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Performance Art Pioneer ULAY Sheds It All for a Photography Retrospective

Many know Ulay in relation to his ex-partner, Marina Abramovic, but a retrospective exhibition highlights the artist’s individual photographic work.
PA-ULA-Y, from the series Renais sense, 1972-73. All images courtesy GNYP Gallery

Depending on what you think about the Mona Lisa, perhaps the most famous crossdresser in the history of art is actually Marcel Duchamp—his alter ego, Rrose Sélavy, was photographed in the 1920s by Man Ray. But a new exhibition at Berlin’s GNYP Gallery highlights another historic male artist exploring his identity through wearing lipstick and fake breasts. ULAY: Body of Pain, Body of Love, Body of Wisdom is a survey of the German performance artist’s work with instant photography that spans the past 30 years. A series of intimate closeups from the 1972 Renais sense series, self-portraits titled PA-ULA-Y, capture the artist playing dress-up with feathers and fake eyelashes. But besides genderbending, the show tells a story of ULAY’s long relationship with the film format, from performative self-portraits to soft, skin-filled portraits of others, abstract plays with form, and striking still-lifes, all curated by Maria Rus Bojan under the guiding principles of three themes: pain, love, and wisdom.


Polaroid triptych from the series Water for the Dead, 1992

Ulay moved to Amsterdam from Germany in the early 70s and fell into a crowd of gender nonconforming people, whom he was drawn to for their outsider perspective. During this time he began to explore himself through crossdressing, and in Amsterdam he also began experiment with instant photography. This was his claim to fame before he began to collaborate with his longtime, now ex-, partner, Marina Abramović. After their infamous Great Wall of China breakup, Ulay began working with polaroids again.

5 polaroids from the series Lichaamstall (Body Language), 1998

Though the body is the central point around which Ulay works, not all of his snapshots deal literally with human forms. A triptych from the Water for the Dead series from 1992, for example, features three abstract photographs playing with light and darkness. Two monolithic black forms are surrounded with a radiating light, while the central photograph inverts this form; a sliver of light emerges from darkness. Across the room hang five works from the series Lichaamstaal (Body Language) from 1998, that draw a compelling parallel between the abstract forms of Water for the Dead, and the figurative forms of Body Language. Nude bodies are lit dramatically against a white background, to cast shadows on cropped images of the human form. One image depicts a subject from the side, cropped from the lower torso to the knee. With light coming from the left of the picture plane, the backside is dark while the front is light—this form gives the Water for the Dead images across the room a particular bodily association.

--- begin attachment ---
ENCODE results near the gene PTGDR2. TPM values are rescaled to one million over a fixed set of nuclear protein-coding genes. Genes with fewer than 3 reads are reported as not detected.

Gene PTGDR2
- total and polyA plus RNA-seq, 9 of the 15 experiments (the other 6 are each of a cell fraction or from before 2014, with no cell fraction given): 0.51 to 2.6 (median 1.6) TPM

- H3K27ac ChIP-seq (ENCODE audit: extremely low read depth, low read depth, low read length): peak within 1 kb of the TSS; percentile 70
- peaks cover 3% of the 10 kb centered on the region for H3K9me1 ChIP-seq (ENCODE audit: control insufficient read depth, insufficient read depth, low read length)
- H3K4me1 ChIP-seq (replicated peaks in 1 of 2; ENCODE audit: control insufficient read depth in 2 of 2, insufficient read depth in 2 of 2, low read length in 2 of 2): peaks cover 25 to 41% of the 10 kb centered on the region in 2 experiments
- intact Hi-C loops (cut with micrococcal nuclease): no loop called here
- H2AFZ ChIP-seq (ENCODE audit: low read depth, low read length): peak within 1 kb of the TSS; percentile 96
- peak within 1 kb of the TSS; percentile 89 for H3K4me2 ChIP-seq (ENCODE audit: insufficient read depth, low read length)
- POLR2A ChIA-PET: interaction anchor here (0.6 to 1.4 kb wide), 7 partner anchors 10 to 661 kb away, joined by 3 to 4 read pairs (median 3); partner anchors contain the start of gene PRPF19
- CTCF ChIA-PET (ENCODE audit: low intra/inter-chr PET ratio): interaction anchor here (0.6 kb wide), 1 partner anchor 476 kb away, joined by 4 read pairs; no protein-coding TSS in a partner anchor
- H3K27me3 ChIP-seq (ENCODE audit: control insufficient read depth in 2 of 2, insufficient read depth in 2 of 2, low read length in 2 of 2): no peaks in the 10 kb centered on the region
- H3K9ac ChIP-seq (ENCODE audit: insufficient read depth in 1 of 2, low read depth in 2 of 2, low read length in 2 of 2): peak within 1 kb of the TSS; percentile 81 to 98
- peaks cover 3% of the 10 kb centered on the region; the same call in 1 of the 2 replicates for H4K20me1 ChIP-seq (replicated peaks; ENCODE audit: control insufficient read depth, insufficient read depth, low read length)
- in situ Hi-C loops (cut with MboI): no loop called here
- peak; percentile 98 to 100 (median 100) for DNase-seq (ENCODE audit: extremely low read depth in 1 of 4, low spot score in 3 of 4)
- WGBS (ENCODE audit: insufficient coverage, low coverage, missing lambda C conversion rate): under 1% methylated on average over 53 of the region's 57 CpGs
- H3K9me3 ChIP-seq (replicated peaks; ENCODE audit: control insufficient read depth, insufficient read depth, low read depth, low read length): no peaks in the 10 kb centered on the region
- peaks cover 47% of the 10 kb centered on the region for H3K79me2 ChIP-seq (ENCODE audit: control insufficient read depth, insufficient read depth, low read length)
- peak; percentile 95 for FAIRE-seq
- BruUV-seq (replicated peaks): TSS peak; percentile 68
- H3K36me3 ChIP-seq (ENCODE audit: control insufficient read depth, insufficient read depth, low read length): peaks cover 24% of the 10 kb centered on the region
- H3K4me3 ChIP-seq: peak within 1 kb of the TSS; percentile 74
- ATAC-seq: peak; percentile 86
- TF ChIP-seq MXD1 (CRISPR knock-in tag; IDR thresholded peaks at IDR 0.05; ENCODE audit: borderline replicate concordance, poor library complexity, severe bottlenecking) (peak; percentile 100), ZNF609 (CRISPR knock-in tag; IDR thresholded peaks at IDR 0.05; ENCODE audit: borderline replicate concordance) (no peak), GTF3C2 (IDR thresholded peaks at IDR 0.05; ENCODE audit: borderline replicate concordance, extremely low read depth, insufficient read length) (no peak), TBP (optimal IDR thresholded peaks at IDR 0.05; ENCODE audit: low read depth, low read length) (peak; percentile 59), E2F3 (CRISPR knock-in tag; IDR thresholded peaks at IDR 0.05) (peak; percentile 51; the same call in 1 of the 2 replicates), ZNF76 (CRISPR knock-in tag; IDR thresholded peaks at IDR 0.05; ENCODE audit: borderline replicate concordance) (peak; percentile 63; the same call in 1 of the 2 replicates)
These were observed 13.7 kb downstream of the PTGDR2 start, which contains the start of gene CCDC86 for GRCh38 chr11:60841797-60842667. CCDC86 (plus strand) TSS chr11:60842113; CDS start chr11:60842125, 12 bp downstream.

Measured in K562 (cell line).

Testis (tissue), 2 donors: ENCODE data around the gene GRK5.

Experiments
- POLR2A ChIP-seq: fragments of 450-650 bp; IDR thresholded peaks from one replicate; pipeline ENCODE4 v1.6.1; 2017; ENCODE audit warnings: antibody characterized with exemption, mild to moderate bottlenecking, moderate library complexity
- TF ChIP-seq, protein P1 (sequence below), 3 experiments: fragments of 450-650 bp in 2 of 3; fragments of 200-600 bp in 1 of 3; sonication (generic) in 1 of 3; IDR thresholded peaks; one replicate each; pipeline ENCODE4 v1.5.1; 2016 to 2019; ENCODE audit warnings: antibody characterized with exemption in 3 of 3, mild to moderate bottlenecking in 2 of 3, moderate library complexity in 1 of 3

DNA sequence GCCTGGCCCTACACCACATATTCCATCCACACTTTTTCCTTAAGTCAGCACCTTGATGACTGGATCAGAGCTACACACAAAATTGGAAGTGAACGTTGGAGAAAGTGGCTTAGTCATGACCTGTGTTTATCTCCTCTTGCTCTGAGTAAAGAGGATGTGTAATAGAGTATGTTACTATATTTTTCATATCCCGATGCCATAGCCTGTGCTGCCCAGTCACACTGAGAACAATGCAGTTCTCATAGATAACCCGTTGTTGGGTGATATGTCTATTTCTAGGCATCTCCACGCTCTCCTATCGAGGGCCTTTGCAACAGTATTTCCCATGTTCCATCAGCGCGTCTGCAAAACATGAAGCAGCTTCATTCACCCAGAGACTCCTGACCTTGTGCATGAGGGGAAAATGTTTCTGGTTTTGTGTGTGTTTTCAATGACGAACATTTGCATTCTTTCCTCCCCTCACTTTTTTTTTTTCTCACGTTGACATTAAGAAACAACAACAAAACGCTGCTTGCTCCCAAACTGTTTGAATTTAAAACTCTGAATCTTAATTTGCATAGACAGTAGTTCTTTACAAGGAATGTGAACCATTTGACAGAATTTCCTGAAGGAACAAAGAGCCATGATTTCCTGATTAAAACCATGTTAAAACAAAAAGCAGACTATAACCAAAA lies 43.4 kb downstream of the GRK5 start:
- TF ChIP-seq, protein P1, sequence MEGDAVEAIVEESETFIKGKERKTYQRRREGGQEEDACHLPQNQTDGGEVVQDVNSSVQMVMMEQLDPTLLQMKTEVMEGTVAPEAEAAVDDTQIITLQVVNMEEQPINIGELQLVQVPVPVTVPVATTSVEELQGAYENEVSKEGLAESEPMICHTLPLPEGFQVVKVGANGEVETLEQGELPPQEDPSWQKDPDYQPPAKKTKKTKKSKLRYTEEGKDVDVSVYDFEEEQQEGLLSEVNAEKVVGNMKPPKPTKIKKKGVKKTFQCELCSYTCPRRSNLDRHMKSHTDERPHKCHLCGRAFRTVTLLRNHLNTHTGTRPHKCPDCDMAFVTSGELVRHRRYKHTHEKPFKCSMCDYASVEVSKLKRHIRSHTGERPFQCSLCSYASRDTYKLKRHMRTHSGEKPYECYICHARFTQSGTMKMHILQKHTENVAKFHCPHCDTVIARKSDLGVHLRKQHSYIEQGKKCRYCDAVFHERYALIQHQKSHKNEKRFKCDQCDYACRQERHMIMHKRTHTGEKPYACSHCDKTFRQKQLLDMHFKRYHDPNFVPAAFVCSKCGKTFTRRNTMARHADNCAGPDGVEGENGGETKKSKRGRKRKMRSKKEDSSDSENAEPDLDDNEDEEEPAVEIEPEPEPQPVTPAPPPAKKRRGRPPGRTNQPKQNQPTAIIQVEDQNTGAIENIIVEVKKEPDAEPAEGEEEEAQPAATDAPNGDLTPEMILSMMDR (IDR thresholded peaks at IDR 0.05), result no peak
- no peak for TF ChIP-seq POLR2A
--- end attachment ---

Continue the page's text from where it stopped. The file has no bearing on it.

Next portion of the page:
Speaking to the themes of pain and death are a number of works from the 1990s. Two faceless portraits from the series Carina depict the tattooed arm and pierced nipple of a woman. On an adjacent wall is a polaroid of a skull smudged with black paint, appearing to have been wiped over the bones like finger paint. The woman’s arm, inked with a skull, is a (literally and physically) painful reminder of death, while the skull is a momento mori similarly smudged with the fingerprints of an artist.

The show covers a lot of ground, but still manages to retain a strong sense of careful curation. It anticipates an upcoming fall retrospective of the artist at the Schirn Kunsthalle in Frankfurt, Ulay Life-Sized. View more striking images of Body of Pain, Body of Love, Body of Wisdom below.

PA-ULA-Y, from the series Renais sense, 1972-73

PA-ULA-Y, from the series Renais sense, 1972-73

Small polaroid from the series Joy, 2016

Foreground: Large Polaroid Worry Container from the series Long Playing Record, 1990. Background: 2 large Polaroids from the series Whispers, 1990

ULAY: Body of Pain, Body of Love, Body of Wisdom is on view at GNYP Gallery in Berlin until October 16, 2016. Find out more on the gallery’s website.


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